Title: The Dollmaker of Kraków
Author: R. M. Romero
Illustrations: Lisa Perrin & Tomislav Tomić
Publisher: Walker Books
Genre: Older Children’s/middle Grade, Historical Fiction, Fantasy
Book format: Hardback
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Description: Kraków, Poland, 1939.  Magic brings a little doll called Karolina to life in a toyshop.  She becomes friends with the gentle, broken-hearted Dollmaker who owns the shop.
When the darkness of the Nazi occupation sweeps over the city, Karolina and the Dollmaker must use their magic to save their Jewish friends from a terrible danger, no matter what the risks.
Weaving together magic, folklore and history this timeless story is about finding hope and friendship in the darkest places.

*Free copy provided by publisher for review…

Review:  This is such a wonderful and moving story that it can, and should, be read by everyone of every age regardless of the fact this book is originally aimed at middle grade(older children). ‘The Dollmaker of Kraków’ is a beautiful tale that shows some of the true effects of the second world war while retaining a magical and hopeful feel.

The story follows Karolina and begins with a prologue showing her in the Land of the Dolls before moving onto the first chapter where her life starts in the human world in 1939. Karolina is a doll but she is alive and forms a friendship with the dollmaker who created her. It was very easy to get into this book right away and I found myself eagerly reading on and enjoying the magical story. Karolina and the Dollmaker soon become friends and as the story unfolds we are introduced to the Trzmiels, a lovely Jewish family, who the Dollmaker and Karolina, get to know well.

The Dollmaker of Krakow book page image one
©The Strawberry Post

Of course being an historical fiction novel it isn’t long before Germany invades Poland and the occupation of the country and in this case Kraków begins. Although aimed at children the book doesn’t hold back in showing the gradual demise of the Jewish people’s liberties, however being aimed at children the book isn’t overly graphic in any details and although you know what is happening and you get a sense of the loss and pain people feel, you don’t have descriptions that children wouldn’t be able to handle reading.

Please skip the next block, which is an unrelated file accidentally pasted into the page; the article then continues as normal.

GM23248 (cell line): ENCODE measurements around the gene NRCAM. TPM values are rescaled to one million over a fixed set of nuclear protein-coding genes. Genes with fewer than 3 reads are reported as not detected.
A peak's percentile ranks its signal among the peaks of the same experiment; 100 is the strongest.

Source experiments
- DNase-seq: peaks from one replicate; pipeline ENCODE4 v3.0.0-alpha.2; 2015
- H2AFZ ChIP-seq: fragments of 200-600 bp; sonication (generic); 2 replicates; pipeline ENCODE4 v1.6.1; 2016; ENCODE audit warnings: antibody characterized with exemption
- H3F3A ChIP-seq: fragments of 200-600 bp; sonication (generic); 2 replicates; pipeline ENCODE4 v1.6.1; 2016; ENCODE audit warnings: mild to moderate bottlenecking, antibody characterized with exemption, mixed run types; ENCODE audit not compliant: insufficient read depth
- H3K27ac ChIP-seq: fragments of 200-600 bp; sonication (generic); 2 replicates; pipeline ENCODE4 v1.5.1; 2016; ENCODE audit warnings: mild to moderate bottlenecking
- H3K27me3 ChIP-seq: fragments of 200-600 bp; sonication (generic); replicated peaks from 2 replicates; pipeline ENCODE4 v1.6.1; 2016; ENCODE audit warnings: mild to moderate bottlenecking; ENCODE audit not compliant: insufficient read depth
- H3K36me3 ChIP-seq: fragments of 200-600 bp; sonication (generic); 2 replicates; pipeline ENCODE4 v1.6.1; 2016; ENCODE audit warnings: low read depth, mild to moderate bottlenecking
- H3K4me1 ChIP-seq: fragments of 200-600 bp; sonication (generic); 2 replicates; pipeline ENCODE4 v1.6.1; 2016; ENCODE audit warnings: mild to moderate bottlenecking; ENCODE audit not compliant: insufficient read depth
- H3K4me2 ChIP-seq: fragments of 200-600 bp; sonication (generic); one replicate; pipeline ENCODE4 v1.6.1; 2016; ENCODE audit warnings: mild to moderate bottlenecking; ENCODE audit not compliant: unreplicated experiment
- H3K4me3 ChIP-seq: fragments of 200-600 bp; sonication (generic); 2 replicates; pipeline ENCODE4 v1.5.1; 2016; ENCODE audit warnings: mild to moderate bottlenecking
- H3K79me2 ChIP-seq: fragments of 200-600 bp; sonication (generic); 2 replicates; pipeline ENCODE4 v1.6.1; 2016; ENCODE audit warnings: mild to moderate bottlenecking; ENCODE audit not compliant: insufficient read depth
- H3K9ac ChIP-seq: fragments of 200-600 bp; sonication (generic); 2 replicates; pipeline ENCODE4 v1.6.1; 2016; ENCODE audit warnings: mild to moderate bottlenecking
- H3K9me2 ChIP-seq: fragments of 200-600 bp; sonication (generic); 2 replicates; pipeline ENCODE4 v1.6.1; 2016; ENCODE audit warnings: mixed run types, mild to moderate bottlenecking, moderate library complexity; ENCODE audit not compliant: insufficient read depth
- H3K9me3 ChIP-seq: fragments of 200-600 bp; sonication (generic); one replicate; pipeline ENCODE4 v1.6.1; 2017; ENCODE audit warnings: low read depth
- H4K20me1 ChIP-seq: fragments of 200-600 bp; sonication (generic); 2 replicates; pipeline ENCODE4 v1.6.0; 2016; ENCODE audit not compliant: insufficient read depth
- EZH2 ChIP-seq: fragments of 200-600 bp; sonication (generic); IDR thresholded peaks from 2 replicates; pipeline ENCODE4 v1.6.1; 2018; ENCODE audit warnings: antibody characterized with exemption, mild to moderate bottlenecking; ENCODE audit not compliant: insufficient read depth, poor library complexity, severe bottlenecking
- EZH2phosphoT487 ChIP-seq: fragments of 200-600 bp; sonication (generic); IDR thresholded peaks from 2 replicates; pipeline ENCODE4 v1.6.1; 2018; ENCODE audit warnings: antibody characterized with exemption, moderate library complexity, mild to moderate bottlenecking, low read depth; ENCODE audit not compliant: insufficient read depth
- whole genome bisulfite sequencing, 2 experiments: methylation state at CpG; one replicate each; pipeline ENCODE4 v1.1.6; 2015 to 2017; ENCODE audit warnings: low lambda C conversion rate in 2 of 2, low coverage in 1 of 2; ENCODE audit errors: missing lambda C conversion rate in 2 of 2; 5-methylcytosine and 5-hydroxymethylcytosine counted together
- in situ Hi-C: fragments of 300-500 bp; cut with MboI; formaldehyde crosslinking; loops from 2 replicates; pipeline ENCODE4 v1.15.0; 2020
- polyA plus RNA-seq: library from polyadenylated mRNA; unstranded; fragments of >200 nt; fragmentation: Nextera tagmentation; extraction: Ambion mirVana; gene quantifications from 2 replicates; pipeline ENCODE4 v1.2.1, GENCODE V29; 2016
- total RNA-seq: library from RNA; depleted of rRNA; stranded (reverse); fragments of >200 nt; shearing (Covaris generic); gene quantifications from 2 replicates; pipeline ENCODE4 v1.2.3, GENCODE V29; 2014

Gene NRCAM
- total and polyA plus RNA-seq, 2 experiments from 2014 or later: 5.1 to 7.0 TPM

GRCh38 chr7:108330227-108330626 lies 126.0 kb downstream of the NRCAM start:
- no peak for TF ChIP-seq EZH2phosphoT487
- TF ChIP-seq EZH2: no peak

The majority of the novel is set in the human world during the war, but there are flashback chapters of Karolina’s life in the Land of the Dolls before she came to the human world. There is never any confusion when the story changes to these flashbacks and in fact the whole look of each page with it’s illustrations show you which story you are reading. In these chapters you learn that the Land of the Dolls had also faced an invasion similar to the one by Germany. I won’t reveal any details but this flashback story is a clever way of weaving in some of the more horrific things that really happened during the second world war without making it sound too scary for children or too graphic. Somehow having things happen to dolls was still sad and a bit shocking but it didn’t have the same impact that reading about real people have had.  (I felt it necessary to mention this last part as I’ve already read some reviews where the reviewer seemed not to ‘get’ the point of these flashback chapters.)

The story has a lot of folklore in it and it was wonderful to read these extra magical parts of the tale. I know that Poland itself has a lot of beautiful folklore and history and having some of this in the book just added to the wonderful magical feel and made the setting more solid in my mind. I also think it helped take away from some of the darkness that a novel set in 1940s Poland would normally have.